When the water exploded, it felt as if every nerve ending in my body received an electric shock. The big bass took the lure and headed for parts unknown.
I regained my composure to do what was expected of me — fight the fish to the end.
That was about a year ago, and now is now, with its own thrill-a-minute happenings.
I was reminded about one of my great fishing passions the other day when an email arrived from Sam D. from Bensenville: “Mike, I know you enjoy fishing surface lures and dry flies, but I haven’t seen much lately about topwater angling.”
Sam is right, and I apologize for the slip-up. Of course, I would rather do battle with a fish inhaling a dry fly or surface lure than any other way.
The truth is I was fishing the “slop” the other day on one of my honey-hole ponds.
The term “slop” covers a wide area of lake and pond nomenclature. Slop can be a solid mass of surface weeds, a thick cover of duck weed or algae, or a surface gathering of dead trees bunched together.
With many cases of these conditions, I’ll often use weedless lures in the shape of a frog, lizard or crawfish. The bust-through action is unbelievable when the voracious fish is a big bass or pike.
I’ve even had several small muskies fall for the frogs, and wound up doing a major snip job on the line.
Fishing on the surface is true joy for me, especially when I am able to dredge up a strike and rekindle the age-old story of man versus fish.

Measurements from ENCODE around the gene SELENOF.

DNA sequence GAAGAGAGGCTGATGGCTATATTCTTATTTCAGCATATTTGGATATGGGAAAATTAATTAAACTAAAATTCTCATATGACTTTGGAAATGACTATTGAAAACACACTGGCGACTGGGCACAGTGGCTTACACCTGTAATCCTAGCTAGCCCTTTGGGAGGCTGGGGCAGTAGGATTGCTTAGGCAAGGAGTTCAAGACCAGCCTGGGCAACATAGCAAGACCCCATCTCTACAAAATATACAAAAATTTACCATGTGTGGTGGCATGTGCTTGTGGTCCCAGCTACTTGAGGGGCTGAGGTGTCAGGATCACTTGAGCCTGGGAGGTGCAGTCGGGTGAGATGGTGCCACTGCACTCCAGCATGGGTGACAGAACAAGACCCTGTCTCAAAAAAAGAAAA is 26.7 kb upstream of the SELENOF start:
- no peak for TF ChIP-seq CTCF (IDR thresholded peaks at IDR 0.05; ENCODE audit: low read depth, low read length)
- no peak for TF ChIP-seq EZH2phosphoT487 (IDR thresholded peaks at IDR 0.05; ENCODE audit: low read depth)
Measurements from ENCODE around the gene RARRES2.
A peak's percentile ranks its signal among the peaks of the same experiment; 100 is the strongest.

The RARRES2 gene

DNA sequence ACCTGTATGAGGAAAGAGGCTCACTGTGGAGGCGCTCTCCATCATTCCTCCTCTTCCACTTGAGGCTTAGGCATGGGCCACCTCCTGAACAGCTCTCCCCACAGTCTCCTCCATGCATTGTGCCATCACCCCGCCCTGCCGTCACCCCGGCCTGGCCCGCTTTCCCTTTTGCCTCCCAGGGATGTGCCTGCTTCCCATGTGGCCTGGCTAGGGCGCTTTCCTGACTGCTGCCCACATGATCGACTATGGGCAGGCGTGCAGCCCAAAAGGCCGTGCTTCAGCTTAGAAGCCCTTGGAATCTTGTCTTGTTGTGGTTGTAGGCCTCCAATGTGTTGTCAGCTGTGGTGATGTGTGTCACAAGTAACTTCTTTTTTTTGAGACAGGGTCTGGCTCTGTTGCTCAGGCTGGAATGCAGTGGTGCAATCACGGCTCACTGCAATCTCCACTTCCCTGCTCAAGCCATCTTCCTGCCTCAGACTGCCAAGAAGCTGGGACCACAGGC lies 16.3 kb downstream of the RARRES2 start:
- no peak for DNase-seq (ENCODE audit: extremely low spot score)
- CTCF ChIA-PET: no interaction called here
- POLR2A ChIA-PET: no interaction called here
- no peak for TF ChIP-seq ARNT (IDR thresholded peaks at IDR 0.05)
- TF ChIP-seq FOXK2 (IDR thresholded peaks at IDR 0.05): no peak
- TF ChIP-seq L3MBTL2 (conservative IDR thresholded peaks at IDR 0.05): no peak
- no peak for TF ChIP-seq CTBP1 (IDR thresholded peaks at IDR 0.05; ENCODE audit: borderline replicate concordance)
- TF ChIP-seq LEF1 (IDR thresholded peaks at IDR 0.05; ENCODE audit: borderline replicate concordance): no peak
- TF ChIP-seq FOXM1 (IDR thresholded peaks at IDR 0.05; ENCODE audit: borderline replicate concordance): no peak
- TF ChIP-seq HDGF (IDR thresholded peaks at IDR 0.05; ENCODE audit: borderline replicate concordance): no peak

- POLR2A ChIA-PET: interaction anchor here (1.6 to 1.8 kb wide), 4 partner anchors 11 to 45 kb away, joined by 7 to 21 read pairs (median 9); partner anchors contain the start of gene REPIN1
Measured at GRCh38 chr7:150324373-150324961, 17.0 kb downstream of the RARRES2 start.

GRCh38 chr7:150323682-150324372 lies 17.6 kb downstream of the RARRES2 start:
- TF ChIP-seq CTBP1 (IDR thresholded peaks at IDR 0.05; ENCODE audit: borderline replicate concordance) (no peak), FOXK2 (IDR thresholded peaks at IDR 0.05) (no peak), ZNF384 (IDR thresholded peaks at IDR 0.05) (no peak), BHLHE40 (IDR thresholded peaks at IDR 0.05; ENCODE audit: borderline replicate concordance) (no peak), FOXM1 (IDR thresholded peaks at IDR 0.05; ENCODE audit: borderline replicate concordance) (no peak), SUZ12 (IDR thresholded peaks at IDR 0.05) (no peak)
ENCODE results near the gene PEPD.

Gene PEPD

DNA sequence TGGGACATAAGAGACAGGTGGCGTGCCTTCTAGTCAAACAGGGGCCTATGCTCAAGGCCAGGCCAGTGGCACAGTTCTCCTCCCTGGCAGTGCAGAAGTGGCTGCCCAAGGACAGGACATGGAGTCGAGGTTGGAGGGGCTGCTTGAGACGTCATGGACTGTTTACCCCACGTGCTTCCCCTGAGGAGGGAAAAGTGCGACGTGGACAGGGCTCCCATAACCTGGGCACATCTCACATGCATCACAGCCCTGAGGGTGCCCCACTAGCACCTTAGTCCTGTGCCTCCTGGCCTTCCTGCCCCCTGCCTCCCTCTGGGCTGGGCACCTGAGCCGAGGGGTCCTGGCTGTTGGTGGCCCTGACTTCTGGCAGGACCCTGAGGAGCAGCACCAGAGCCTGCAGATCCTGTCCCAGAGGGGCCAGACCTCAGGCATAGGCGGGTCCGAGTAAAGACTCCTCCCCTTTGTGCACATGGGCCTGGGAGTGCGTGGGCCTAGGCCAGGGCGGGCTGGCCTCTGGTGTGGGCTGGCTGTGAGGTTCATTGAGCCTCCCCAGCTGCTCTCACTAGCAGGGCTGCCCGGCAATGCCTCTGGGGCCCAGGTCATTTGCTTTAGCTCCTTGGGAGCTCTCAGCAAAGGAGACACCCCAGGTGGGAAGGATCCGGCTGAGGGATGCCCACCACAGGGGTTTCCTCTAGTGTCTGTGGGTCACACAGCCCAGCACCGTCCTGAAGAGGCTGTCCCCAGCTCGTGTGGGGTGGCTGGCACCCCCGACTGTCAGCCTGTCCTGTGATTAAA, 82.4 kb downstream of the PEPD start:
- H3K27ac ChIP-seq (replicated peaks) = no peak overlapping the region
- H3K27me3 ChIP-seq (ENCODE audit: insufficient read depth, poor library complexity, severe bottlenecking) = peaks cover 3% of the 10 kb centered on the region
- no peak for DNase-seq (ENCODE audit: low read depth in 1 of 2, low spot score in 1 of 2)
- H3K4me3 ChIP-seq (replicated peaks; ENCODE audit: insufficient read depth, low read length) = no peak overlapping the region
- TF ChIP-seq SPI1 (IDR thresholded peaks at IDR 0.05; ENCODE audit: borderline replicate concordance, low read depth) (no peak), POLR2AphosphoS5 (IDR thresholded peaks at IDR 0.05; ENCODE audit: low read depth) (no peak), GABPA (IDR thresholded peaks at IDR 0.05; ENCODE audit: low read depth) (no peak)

It has happened throughout North America for me.
I’ve had huge pike follow a surface chugging-popper all the way to the boat and then try to impale itself on a treble of barbless hooks.
My luck held steady when a hefty smallmouth bass chased a Zara Spook lure and kept slashing at it until the hookup.
My 3-weight flyrod whipped a cork popper to the side of some lily pads, and after a twitch or two a jumbo bluegill decided it had enough of the teasing and fled with the offering, only to be measured and weighed a short time later.
My collection of surface baits includes the old standards like what South Bend and Heddon used to produce. One of my very favorites is the Heddon Lucky 13 and Heddon Basser.
And to round things off there’s the Nip-i-Dee-Dee, a lure that really ranks at the top. Even with decades of use, the bearings on the body spinner still make that little hummer sing its way to success.
Why is this guy using old surface baits in this age of modern-day lure creation?
I like to use the old stuff. It brings me back to those days when my late father doled out lures to me from his treasured Kennedy tackle box. He wanted to make sure I learned how to use them, and I did.
Last year on Deep Lake I met Greg, who casting to a shoreline with an old Jitterbug. I kept my distance while watching his casting skills bring bass to the surface for swipes at the bait.
His final cast, just before I motored over to him, was the money cast. That one brought a 4-pound bass to the boat for a speedy release. I knew his lure was an oldie because he bragged about it.
Before it gets too cold to get out on the water, I suggest you search through your tackle bag/box and see if you can rediscover some surface lures so you can add topwater fishing to your menu of tricks
źContact Mike Jackson at firstname.lastname@example.org, and catch his radio show 6-7 a.m. Sundays on WSBC 1240-AM and live-streamed at www.mikejacksonoutdoors.com.Copyright © 2013 Paddock Publications, Inc. All rights reserved.